As regulators focus on the practices of
high-frequency trading (HFT) in Europe and the US, the rule
which led to the creation of the industry continues to be
Regulation National Market System (Reg NMS), that gave traders insight into other
investors’ trading strategies, was originally
intended to correct problems raised in the 1987 crash when brokers refused to answer phones
to avoid placing orders to sell.
When the rule was passed in 2005 in a three to two vote, the
dissenting Securities and Exchange Commission (SEC)
commissioners expressed concerns that it could create
anti-competitive behaviour. They drew particular attention to
the trade-through aspect of the law, which requires orders to
be executed at the best price regardless of what exchange the
securities are listed on.
Trade-through has been accused of allowing HFT to
front run, by giving high-speed traders a chance to see larger
investors’ orders on one market and then race
ahead to other exchange to purchase shares of the same stock
and sell them back to that investor at a high price.
Opposition to the rule lingers today.
"It’s not fundamentally necessary to have a rule
that people trade on any exchange," said Steven Lofchie,
partner at Cadwalader Wickersham and Taft.
"One alternative possibility is simply requiring
broker-dealers be responsible to provide best execution and
letting broker-dealers decide the mechanisms around how they do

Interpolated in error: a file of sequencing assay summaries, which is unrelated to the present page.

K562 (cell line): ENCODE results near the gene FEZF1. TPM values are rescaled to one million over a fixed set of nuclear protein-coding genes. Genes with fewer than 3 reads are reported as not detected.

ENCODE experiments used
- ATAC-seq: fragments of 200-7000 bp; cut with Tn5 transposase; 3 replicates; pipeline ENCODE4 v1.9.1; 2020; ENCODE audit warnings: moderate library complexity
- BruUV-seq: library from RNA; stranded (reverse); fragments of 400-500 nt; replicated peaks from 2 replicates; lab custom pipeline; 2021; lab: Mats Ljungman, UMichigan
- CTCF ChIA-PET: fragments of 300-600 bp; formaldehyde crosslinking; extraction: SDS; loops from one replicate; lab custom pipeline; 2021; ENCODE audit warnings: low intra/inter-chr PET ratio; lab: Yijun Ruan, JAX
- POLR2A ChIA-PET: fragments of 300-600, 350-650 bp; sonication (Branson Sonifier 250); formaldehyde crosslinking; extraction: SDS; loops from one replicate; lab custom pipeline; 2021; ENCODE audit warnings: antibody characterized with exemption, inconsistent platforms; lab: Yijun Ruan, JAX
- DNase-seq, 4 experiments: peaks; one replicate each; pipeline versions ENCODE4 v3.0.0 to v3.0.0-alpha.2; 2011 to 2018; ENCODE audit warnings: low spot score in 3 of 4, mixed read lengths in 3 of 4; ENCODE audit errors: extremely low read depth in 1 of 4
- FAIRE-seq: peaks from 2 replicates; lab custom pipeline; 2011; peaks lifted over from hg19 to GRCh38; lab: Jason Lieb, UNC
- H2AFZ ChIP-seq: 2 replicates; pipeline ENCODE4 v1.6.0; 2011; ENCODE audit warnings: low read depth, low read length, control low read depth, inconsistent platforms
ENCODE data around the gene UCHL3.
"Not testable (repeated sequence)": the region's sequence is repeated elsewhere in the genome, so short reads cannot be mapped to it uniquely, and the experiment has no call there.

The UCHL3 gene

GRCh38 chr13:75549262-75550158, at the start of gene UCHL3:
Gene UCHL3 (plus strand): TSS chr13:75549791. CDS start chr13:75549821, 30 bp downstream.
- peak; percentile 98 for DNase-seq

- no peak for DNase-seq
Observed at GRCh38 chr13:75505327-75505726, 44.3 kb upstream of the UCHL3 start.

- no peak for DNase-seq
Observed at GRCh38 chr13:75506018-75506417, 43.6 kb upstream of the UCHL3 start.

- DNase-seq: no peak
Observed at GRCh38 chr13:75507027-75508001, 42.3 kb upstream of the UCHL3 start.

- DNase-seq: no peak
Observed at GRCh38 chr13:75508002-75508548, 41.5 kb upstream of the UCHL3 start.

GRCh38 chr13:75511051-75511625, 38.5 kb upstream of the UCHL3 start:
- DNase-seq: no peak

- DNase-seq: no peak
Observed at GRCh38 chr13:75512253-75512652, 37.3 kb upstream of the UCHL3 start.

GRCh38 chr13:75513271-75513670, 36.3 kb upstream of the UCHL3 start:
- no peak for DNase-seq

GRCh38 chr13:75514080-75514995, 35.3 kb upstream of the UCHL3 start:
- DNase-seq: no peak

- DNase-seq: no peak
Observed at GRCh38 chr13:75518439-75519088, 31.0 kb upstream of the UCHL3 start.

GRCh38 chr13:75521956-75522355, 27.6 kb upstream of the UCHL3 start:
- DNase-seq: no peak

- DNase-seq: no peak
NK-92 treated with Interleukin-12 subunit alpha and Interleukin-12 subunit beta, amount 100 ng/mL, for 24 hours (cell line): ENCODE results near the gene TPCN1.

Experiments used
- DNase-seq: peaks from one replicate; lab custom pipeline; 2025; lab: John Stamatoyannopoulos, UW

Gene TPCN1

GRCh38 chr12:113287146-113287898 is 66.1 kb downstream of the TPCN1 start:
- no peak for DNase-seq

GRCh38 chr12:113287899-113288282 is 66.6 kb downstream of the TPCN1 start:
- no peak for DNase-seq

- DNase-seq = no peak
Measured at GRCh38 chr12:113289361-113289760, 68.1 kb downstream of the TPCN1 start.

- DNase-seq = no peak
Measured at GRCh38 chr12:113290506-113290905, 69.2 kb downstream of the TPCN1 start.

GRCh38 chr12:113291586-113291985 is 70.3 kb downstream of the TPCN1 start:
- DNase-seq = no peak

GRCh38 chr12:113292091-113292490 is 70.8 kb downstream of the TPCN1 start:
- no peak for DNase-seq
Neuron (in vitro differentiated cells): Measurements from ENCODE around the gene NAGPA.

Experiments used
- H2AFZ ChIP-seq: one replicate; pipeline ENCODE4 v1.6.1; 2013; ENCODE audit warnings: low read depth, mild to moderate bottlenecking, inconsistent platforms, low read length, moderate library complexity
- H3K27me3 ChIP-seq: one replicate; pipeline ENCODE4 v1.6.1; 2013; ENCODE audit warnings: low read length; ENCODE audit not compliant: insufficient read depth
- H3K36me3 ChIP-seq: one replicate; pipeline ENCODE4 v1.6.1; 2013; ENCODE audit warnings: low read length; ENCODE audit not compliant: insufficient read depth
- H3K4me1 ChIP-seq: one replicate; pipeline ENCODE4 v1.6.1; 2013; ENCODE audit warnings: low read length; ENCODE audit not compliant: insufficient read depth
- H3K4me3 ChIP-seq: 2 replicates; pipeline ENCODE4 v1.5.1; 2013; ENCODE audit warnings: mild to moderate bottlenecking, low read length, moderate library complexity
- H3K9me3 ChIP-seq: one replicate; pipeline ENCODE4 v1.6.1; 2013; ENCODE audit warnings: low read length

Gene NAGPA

Concerns that Regulation NMS would
encourage anti-competitive behaviour were raised in the dissent
when the rule was passed in 2005;
The regulation has increased high
frequency traders’ ability to arbitrage using
fragmentations in the market created by the increased number of
Reg NMS effectively opened the US exchanges to
greater competition, spawning the creation of new trading
Many in the industry defend the rule, arguing that
it achieved its intention: to create competition between the
exchanges. "We had a Duopoly between NYSE and NSDAQ. Reg NMS
was a conscious decision by the regulators to break that
duopoly," said John Adam, global head of product development at
Portware, a trading technology provider.
This fragmented market made latency arbitrage
possible, giving traders the ability to profit from a
difference in price between exchanges for only milliseconds. It
has become a standard tool for high-frequency traders.
"Reg NMS did
exactly what it was intended to do, create competition
between the exchanges"
While computerised trading was already an element
of the market when the rule was created, trading speeds were
not as fast or a much of a concern.
HFT has become the focus of public scrutiny following release of the book "Flash Boys" by Michael Lewis. Regulators have
been looking into issues created by Reg NMS and HFT, but are
now facing greater outside pressure to act.
"My concern is if this becomes a political problem
that Congress attempts to solve, it’s hard to see
how it will be beneficial for the market," said Keith Ross, CEO
at PDQ Enterprises, LLC, an equities market venue.
So far the current SEC commissioners, none of who
voted on Reg NMS, have taken a less reactionary approach, but
it is yet unclear if any new regulation will consider the
information that was overlooked in 2005.